Everyone is speculating about the future of live performances. What it’ll be like in the post-crisis musical landscape. And we can’t help but wonder who and what will remain standing.
From concert presenters, to artist managers, and venues. From arts funders to orchestras, big bands, opera companies, and string quartets. Who and what will not only survive, but thrive on the other side of all this?
I don’t have a crystal ball. Nobody does.
But I DO have assertions.
What the crisis is teaching us.
With all of our usual distractions stripped away, the “Corona-sphere” has revealed ourselves to us in new and unsettling ways.
For me, it’s been a time to learn what it really means to be human. And to discover what really matters.
I’ve learned—the painful way—just how important gathering with others is. From my yoga and qigong, to concerts, church, and my improv classes, I’m feeling the loss. That gathering in groups is a sacred trust.
As humans, we want—and need—to be seen and heard. We all crave real connection and active engagement. We want to participate fully, not sit passively and applaud politely.
That’s been made clear and I don’t think that’ll go away when we’re actually able to gather again physically.
So in thinking what this will mean for performances in the future, let’s do a little design thinking.
Challenge: Design a digital performance experience that would keep your extended family engaged.
We’ve all got Zoom meeting fatigue, so people are looking for inspiring ways to be with, and learn from each other online.
From Yoga studios, cooking classes, and family game nights, to churches and Reiki workshops, we’re seeing a cascade of creative online engagement designed to stave off isolation and build community.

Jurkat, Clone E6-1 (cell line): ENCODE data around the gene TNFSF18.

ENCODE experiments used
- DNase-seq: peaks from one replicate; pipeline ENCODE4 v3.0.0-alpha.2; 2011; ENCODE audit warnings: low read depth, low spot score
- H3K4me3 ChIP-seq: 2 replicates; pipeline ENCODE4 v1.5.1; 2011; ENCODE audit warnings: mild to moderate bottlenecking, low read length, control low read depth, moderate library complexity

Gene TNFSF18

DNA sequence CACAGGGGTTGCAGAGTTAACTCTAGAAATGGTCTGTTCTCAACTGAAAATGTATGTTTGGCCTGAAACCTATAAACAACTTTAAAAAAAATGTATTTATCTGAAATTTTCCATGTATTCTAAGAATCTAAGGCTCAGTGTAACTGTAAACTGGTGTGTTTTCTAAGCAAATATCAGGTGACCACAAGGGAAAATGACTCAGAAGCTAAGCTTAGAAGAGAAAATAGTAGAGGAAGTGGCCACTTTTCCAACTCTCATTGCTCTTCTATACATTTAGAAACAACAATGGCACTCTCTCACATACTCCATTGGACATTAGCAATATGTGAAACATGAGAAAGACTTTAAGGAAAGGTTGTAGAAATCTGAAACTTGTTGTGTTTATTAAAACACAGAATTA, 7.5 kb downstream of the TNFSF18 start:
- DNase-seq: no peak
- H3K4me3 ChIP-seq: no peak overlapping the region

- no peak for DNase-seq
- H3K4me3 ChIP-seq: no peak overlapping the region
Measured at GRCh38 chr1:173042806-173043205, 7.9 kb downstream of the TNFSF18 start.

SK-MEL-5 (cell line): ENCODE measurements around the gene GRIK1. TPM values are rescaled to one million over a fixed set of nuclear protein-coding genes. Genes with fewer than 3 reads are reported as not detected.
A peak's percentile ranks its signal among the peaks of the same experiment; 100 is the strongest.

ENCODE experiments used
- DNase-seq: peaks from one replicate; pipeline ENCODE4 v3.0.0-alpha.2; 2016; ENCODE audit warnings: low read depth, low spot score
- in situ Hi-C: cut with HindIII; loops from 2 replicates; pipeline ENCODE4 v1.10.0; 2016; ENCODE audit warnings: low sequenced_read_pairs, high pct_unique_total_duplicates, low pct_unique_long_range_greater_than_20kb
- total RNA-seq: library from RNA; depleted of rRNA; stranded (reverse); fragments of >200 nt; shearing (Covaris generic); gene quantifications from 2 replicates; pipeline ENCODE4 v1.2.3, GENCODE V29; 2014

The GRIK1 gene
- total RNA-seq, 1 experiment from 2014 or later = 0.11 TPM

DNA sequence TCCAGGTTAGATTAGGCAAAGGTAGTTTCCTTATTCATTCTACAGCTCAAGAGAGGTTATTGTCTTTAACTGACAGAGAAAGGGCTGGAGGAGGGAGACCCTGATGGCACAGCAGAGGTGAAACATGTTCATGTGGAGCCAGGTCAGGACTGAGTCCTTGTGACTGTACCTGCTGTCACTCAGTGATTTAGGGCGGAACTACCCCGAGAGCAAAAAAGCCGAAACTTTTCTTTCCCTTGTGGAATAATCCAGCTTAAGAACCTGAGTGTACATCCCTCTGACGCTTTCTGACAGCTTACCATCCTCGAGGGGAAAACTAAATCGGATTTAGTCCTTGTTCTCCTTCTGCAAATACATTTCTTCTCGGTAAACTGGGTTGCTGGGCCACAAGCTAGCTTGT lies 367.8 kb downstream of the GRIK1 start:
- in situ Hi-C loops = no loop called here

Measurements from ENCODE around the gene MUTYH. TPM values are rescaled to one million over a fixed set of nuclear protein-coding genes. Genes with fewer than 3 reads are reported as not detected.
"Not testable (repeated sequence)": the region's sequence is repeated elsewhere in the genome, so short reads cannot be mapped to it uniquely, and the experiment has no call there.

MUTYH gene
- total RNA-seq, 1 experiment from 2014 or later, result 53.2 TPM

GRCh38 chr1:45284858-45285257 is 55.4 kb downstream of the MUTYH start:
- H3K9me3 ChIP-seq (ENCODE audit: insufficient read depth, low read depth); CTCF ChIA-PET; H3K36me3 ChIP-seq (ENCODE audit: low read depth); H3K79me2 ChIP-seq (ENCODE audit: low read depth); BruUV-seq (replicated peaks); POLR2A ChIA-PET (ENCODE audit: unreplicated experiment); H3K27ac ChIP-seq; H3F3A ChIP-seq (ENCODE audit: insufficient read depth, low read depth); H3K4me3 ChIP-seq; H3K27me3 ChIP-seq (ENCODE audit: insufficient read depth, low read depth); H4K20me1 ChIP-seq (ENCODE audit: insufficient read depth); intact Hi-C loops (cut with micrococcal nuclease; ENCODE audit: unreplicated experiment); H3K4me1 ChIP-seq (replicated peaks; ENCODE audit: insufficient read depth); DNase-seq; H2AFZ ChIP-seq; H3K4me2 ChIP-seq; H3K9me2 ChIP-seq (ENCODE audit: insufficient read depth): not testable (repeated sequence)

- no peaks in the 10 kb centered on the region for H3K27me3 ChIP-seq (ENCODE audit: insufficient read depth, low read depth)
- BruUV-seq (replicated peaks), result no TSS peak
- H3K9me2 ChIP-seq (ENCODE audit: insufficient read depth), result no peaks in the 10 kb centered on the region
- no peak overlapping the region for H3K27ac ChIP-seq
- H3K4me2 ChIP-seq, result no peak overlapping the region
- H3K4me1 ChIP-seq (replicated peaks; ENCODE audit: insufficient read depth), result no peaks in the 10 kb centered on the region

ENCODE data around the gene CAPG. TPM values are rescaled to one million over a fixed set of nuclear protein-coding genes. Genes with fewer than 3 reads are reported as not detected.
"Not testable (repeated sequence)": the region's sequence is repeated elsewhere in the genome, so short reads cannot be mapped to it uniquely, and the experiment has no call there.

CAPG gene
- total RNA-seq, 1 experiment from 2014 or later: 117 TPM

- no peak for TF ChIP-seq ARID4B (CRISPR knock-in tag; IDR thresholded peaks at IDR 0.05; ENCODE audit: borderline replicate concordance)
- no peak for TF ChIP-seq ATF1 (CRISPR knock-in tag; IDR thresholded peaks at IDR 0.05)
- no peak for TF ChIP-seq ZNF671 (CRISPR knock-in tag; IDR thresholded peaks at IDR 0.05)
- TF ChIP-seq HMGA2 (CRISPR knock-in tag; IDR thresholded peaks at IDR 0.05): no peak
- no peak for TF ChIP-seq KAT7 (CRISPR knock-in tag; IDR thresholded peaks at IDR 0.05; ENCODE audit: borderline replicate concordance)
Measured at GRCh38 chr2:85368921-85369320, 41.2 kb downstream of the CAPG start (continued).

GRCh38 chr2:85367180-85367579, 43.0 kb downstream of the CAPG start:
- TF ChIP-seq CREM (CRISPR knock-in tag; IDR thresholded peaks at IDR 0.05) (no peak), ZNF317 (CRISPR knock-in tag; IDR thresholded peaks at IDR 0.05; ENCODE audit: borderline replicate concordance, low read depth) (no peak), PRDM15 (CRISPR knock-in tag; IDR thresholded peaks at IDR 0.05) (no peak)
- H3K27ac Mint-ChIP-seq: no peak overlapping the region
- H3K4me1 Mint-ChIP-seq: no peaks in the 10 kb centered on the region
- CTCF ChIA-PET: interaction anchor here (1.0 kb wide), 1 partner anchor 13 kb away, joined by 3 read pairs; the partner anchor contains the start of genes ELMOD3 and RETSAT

I’ve recently participated in virtual conferences and courses built of small group discussions focused on insights, feedback, and generous participation. There’s also been an outpouring of inventive co-created experiences, and online performances incorporating discussions and readings.
Bottom line: what we’re all craving is connection.
And that’s what music is actually FOR, so as musicians we need to be direct our creativity to re-designing our work.
From online performances, to workshops and lessons, what are you doing different now?
I watched the recent Creative Mornings NYC event with Priya Parker, “Together Apart” (The author of The Art of Gathering: How We Meet and Why it Matters, Priya is a facilitator who creates meaningful gatherings).
She asks us to consider, as we design the future:
What’s your purpose in convening performances?
What’s the impact you seek to make?
And, instead of simply trying to recreate an in-person concert experience online, how might you design something that can ONLY be done online?
In other words, what can you do in virtual spaces that’s impossible in a shared physical space?
The Future of Live Performances is up to us.
Please write back with your ideas. I can’t wait to see what you come up with!
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Wishing you and your loved ones all the best,
Dream Big, Plan Smart, Live Well